Jump to content

Prussian Red Cross medal 2nd and 3rd class

Recommended Posts

Dear fellow collectors,

here I have the Prussian pre-ww1 regulations from 1913 when it comes to medals. I noticed that the Prussian Red Cross medal 2nd class ranks quite a bit higher than the Red Cross medal 3rd class, can anyone give an explanation for this? I will attach the regulations.

Kind regards, Laurentius


  • Prussian iron cross (1813/1870, the 1914 iron cross had not yet been instated)

  • House order of Hohenzollern with swords

  • Prussian Red Eagle order with swords

  • Prussian Crown order with swords

  • Prussian Military Merit Cross in gold

  • Prussian Military Decoration 1st and 2nd class

  • Russian Order of Saint George

  • Austrian Maria-Theresia-Orden

  • Prussian life-saving medal

  • House order of Hohenzollern on peacetime ribbon (statute ribbon)

  • Prussian Order of the Red Eagle on peacetime ribbon (statute ribbon)

  • Prussian Crown Order on peacetime ribbon (statute ribbon)

  • Prussian Red Cross medal 2nd class

  • Prussian general decoration awards

  • Prussian long service awards (Both the version for officers and enlisted men)

  • Medals to the Prussian orders, and the Kriegerverdienst medal

  • House order of Hohenzollern honour cross

  • Prussian Red Cross medal 3rd class

  • 1864 Düppel and Alsen Cross for the Danish war

  • 1870/71 war medal (only one could be worn)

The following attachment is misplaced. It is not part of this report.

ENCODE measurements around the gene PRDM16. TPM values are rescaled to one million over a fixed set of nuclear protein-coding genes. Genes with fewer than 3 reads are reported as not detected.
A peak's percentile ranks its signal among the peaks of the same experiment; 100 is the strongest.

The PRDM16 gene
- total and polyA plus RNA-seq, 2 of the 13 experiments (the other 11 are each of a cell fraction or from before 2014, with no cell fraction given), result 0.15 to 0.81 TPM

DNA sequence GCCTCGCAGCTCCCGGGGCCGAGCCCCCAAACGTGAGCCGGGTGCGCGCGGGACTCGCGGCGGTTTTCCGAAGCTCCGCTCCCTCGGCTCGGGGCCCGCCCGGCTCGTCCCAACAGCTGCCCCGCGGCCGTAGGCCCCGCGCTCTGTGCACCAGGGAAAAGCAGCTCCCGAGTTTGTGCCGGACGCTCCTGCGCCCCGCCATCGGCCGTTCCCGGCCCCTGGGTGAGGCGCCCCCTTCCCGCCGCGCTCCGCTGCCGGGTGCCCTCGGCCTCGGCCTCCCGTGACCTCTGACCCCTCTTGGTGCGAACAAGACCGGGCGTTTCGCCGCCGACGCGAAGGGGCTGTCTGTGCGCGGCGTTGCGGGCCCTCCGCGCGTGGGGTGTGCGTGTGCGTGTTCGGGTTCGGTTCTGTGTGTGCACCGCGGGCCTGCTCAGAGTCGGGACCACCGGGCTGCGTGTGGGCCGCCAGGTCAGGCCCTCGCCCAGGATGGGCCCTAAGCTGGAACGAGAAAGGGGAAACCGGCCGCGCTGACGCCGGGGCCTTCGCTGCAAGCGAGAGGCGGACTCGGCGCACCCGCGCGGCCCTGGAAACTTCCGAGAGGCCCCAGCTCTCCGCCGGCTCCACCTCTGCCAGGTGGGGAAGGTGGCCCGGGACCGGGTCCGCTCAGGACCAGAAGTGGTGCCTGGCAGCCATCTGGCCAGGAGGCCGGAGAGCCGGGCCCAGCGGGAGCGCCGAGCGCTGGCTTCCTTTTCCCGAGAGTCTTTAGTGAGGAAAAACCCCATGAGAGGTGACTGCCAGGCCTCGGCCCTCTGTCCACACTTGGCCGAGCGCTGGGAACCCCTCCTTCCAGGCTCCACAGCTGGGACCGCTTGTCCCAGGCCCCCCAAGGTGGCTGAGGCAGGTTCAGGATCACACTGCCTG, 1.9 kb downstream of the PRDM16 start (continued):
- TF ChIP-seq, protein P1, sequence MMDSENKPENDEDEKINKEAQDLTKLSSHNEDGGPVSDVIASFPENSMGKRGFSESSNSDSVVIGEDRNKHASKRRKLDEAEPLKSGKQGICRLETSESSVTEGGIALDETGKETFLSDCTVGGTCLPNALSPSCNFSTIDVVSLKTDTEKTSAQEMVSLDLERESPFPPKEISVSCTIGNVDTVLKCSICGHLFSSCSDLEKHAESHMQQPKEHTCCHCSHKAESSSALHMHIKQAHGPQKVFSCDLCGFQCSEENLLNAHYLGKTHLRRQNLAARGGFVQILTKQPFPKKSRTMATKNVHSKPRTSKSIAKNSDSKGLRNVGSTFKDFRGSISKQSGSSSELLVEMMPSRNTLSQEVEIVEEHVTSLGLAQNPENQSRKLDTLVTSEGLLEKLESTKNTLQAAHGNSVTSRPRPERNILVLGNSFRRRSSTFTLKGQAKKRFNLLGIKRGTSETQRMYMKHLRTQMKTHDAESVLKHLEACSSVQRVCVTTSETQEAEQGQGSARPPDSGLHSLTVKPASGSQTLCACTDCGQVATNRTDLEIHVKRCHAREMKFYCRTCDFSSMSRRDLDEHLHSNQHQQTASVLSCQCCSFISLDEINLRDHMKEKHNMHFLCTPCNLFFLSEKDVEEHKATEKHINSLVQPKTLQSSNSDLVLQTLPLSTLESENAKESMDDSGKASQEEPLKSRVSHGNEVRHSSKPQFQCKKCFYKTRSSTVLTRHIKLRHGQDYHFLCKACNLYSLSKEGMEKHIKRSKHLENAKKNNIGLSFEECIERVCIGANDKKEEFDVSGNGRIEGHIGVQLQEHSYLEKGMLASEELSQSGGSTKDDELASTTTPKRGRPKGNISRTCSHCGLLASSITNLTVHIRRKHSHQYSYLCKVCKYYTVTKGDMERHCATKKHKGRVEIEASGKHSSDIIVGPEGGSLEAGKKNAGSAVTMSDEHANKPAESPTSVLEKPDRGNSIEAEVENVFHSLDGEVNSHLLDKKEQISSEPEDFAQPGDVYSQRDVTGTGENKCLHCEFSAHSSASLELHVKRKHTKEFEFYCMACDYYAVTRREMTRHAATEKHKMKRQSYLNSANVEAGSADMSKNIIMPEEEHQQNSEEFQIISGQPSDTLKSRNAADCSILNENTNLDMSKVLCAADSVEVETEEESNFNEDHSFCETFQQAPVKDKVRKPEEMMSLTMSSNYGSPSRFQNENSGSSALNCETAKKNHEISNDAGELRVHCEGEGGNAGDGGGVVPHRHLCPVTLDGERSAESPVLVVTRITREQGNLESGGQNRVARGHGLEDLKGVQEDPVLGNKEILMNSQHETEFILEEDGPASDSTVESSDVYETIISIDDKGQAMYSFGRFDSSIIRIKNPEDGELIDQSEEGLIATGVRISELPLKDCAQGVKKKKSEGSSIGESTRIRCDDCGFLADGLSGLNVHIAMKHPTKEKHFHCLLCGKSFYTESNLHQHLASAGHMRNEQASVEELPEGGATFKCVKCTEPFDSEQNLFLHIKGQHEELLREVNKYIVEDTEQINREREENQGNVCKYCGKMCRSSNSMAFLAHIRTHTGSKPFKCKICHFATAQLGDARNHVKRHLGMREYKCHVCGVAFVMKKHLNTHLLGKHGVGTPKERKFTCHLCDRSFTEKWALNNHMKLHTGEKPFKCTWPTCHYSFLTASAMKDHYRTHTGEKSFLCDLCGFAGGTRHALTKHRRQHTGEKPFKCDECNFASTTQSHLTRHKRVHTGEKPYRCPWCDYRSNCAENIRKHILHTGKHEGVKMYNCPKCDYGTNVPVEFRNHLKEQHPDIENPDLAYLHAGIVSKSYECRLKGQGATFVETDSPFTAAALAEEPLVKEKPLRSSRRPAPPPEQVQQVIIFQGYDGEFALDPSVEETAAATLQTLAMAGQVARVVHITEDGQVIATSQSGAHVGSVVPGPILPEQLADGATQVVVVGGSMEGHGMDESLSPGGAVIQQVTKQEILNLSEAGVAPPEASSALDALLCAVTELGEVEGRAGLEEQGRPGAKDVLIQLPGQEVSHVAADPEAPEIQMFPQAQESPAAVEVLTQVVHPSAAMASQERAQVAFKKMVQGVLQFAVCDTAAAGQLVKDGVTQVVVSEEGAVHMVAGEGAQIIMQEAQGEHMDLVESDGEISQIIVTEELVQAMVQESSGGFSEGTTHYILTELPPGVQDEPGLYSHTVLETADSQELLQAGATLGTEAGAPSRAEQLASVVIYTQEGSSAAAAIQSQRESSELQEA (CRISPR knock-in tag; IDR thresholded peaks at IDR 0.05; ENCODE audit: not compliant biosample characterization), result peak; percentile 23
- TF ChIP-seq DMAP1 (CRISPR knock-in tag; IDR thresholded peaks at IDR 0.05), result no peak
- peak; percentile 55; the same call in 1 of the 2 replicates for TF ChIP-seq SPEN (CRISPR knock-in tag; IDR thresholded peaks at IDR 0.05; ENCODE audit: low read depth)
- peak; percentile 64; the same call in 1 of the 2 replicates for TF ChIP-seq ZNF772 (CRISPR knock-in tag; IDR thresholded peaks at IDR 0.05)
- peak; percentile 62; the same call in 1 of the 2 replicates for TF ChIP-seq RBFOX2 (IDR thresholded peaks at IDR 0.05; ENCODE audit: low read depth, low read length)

• 1866 war cross (only one could be worn)

  • 1864 war medal

  • Colonial medal with retrospective campaign clasps

  • South-west Africa medal and China medal

  • Hohenzollern campaign medal for the uprising of 1848/49

  • Jerusalem cross

  • Wilhelm I and Wilhelm II coronation medals

  • Hessen jubilee awards

  • Hanoverian jubilee awards

  • Orders from other German states

  • Orders from other European states (except for the Order of Saint George and the Maria-Theresia-Orden)

Link to comment
Share on other sites

Join the conversation

You can post now and register later. If you have an account, sign in now to post with your account.

Reply to this topic...

×   Pasted as rich text.   Paste as plain text instead

  Only 75 emoji are allowed.

×   Your link has been automatically embedded.   Display as a link instead

×   Your previous content has been restored.   Clear editor

×   You cannot paste images directly. Upload or insert images from URL.


  • Blog Comments

    • As a theology student my professor, a much published former Naval chaplain, set us an essay, saying that if we could answer that successfully we would be guaranteed  a good degree "Which of the gospel writers was the biggest liar, discuss."   I got a good mark, but  don't want to be burned for heresy.   P
    • As my father used to say: "Tain't so much Pappy's a liar - he just remembers big."  
    • Brian: First, let me say that I always enjoy reading your blog and your "spot on" comments.  Another fine topic with such a broad expansion into so many different facets.  I had watched this a week or two ago and when reading your blog, it reminded me of this great quote.   There is a great video on the origins of "Who was Murphy in Murphy's Law"   Anyway, about mid way through this video, there is this great quote and I think it sums it up quite well to your statem
    • I've received word from the Curator that she has permission to re-open this summer.   We're already making plans for a November event at the Museum.   Michael
    • I recall I did the same on hot days at Old Fort York back in 1973-74 - wool uniforms, and at 90F they would let you take your backpack off.   Michael
  • Create New...